197. Xu, N.; Zhang, L.; Meisgen, F.; Harada, M.; Heilborn, J.; Homey, B.; Grander, D.; Stahle, M.; Sonkoly, E.; Pivarcsi, A. MicroRNA-125b down-regulates matrix metallopeptidase 13 and inhibits cutaneous squamous cell carcinoma cell proliferation, migration, and invasion. J. Biol. Chem. 2012, 287, 29899–29908. [Google Scholar] [CrossRef] [Green Version]
  198. Olasz, E.B.; Seline, L.N.; Schock, A.M.; Duncan, N.E.; Lopez, A.; Lazar, J.; Flister, M.J.; Lu, Y.; Liu, P.; Sokumbi, O.; et al. MicroRNA-135b Regulates Leucine Zipper Tumor Suppressor 1 in Cutaneous Squamous Cell Carcinoma. PLoS ONE 2015, 10, e0125412. [Google Scholar] [CrossRef] [Green Version]
  199. Davis, A.J.; Tsinkevich, M.; Rodencal, J.; Abbas, H.A.; Su, X.H.; Gi, Y.J.; Fang, B.; Rajapakshe, K.; Coarfa, C.; Gunaratne, P.H.; et al. TAp63-regulated microRNAs suppress cutaneous squamous cell carcinoma through inhibition of a network of cell cycle genes. Cancer Res. 2020, 80, 2484–2497. [Google Scholar] [CrossRef] [Green Version]
  200. Chen, I.P.; Henning, S.; Faust, A.; Boukamp, P.; Volkmer, B.; Greinert, R. UVA-induced epigenetic regulation of P16(INK4a) in human epidermal keratinocytes and skin tumor derived cells. Photochem. Photobiol. Sci. Off. J. Eur. Photochem. Assoc. Eur. Soc. Photobiol. 2012, 11, 180–190. [Google Scholar] [CrossRef]
  201. Yang, H.; Schramek, D.; Adam, R.C.; Keyes, B.E.; Wang, P.; Zheng, D.; Fuchs, E. ETS family transcriptional regulators drive chromatin dynamics and malignancy in squamous cell carcinomas. eLife 2015, 4, e10870. [Google Scholar] [CrossRef]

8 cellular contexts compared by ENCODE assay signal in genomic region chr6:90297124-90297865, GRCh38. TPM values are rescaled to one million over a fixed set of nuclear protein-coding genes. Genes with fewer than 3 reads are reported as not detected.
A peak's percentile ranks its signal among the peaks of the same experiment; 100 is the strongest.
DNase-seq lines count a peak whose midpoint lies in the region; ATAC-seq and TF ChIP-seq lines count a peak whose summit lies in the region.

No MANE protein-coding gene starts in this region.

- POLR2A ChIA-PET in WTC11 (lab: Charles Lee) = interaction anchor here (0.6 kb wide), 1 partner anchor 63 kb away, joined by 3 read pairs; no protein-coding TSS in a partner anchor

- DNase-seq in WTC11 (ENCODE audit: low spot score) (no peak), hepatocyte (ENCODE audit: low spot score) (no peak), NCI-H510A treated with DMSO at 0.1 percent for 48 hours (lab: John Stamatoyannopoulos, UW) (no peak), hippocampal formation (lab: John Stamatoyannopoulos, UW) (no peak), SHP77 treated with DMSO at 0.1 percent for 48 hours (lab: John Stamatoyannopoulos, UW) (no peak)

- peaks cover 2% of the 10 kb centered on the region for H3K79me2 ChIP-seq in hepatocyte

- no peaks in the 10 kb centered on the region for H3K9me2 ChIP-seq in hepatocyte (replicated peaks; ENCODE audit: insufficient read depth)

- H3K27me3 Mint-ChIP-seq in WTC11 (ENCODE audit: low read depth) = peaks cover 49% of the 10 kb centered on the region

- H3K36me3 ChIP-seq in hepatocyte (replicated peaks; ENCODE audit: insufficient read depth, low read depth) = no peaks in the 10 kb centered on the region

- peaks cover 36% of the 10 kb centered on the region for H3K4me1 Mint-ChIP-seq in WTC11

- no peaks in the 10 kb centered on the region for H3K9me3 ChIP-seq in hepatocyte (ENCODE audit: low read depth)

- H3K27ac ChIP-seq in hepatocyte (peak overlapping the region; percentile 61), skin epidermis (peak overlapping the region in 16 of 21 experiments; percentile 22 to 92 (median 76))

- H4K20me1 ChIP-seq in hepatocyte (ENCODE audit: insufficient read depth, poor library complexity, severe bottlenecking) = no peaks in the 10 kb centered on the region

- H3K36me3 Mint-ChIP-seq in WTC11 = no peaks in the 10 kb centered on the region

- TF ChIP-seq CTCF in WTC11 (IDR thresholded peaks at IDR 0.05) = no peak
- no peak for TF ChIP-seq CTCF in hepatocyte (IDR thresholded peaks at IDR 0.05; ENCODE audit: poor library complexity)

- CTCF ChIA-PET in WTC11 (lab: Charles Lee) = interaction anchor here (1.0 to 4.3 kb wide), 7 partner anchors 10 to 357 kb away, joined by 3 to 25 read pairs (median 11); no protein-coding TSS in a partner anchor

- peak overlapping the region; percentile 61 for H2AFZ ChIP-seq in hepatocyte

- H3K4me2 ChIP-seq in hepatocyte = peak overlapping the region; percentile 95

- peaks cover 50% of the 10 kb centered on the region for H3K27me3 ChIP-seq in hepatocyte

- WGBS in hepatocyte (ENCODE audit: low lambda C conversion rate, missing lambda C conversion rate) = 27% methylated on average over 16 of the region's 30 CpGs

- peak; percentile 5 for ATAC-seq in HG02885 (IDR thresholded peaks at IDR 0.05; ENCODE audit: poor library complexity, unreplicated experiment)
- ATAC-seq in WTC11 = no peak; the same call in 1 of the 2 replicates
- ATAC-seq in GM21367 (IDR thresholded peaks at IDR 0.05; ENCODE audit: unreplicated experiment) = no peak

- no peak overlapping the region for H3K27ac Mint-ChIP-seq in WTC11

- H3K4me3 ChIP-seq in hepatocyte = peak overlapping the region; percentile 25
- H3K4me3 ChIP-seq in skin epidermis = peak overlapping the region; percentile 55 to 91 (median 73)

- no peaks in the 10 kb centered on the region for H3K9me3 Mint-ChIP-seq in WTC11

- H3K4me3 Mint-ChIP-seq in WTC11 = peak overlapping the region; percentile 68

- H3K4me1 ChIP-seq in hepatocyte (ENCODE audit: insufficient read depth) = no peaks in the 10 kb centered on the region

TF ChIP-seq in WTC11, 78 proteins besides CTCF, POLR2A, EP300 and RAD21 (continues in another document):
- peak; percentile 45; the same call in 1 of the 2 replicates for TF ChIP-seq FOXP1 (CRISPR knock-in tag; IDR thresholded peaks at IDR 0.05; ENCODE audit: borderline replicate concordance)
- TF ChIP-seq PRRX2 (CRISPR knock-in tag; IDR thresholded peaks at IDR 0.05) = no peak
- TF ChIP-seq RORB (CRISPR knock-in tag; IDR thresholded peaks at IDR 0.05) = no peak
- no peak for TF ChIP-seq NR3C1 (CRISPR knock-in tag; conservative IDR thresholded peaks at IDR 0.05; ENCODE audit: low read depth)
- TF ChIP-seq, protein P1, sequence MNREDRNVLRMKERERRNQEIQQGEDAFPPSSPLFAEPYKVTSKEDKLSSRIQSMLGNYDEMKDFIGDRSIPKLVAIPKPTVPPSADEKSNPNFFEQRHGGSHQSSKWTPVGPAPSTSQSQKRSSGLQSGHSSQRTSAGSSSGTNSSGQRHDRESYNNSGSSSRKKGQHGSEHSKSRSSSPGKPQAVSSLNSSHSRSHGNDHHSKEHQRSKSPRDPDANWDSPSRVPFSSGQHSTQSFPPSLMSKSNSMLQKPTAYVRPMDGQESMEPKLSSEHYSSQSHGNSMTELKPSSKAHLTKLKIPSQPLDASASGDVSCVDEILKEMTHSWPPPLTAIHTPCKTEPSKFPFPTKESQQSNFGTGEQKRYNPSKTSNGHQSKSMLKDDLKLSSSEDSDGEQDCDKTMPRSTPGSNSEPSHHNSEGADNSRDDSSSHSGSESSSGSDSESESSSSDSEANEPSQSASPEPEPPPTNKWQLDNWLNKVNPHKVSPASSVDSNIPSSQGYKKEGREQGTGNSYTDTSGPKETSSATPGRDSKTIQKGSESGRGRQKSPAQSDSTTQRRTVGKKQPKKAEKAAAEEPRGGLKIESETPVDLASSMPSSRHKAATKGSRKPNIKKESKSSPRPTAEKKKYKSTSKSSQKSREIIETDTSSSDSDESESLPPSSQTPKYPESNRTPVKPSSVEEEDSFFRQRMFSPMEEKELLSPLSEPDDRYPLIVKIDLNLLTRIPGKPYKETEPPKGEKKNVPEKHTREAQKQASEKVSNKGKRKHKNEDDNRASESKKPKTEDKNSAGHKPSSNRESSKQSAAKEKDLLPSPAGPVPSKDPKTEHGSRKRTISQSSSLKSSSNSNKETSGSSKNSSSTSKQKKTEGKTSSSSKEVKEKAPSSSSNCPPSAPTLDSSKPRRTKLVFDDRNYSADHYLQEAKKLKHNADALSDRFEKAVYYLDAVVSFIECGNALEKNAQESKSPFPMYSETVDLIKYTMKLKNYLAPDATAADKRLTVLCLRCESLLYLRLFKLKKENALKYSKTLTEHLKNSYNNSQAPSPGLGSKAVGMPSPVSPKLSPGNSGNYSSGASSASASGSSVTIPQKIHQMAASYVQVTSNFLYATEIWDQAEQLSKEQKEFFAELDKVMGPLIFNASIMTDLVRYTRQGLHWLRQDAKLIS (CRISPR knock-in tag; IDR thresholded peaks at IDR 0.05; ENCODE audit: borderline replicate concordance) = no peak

202. Huang, H.; Sabari, B.R.; Garcia, B.A.; Allis, C.D.; Zhao, Y. SnapShot: Histone modifications. Cell 2014, 159, 458. [Google Scholar] [CrossRef] [Green Version]
  203. Doudna, J.A.; Charpentier, E. Genome editing. The new frontier of genome engineering with CRISPR-Cas9. Science 2014, 346, 1258096. [Google Scholar] [CrossRef]
  204. Thakore, P.I.; D’Ippolito, A.M.; Song, L.; Safi, A.; Shivakumar, N.K.; Kabadi, A.M.; Reddy, T.E.; Crawford, G.E.; Gersbach, C.A. Highly specific epigenome editing by CRISPR-Cas9 repressors for silencing of distal regulatory elements. Nat. Methods 2015, 12, 1143–1149. [Google Scholar] [CrossRef] [PubMed] [Green Version]
  205. Klann, T.S.; Black, J.B.; Chellappan, M.; Safi, A.; Song, L.; Hilton, I.B.; Crawford, G.E.; Reddy, T.E.; Gersbach, C.A. CRISPR-Cas9 epigenome editing enables high-throughput screening for functional regulatory elements in the human genome. Nat. Biotechnol. 2017, 35, 561–568. [Google Scholar] [CrossRef] [PubMed]
  206. DeBerardinis, R.J.; Chandel, N.S. Fundamentals of cancer metabolism. Sci. Adv. 2016, 2, e1600200. [Google Scholar] [CrossRef] [PubMed] [Green Version]
  207. Hosseini, M.; Kasraian, Z.; Rezvani, H.R. Energy metabolism in skin cancers: A therapeutic perspective. Biochim. Biophys. Acta Bioenerg. 2017, 1858, 712–722. [Google Scholar] [CrossRef]
  208. Ratnikov, B.I.; Scott, D.A.; Osterman, A.L.; Smith, J.W.; Ronai, Z.A. Metabolic rewiring in melanoma. Oncogene 2017, 36, 147–157. [Google Scholar] [CrossRef] [Green Version]
  209. Hanahan, D.; Weinberg, R.A. Hallmarks of cancer: The next generation. Cell 2011, 144, 646–674. [Google Scholar] [CrossRef] [Green Version]
  210. Hosseini, M.; Dousset, L.; Mahfouf, W.; Serrano-Sanchez, M.; Redonnet-Vernhet, I.; Mesli, S.; Kasraian, Z.; Obre, E.; Bonneu, M.; Claverol, S.; et al. Energy Metabolism Rewiring Precedes UVB-Induced Primary Skin Tumor Formation. Cell Rep. 2018, 23, 3621–3634. [Google Scholar] [CrossRef]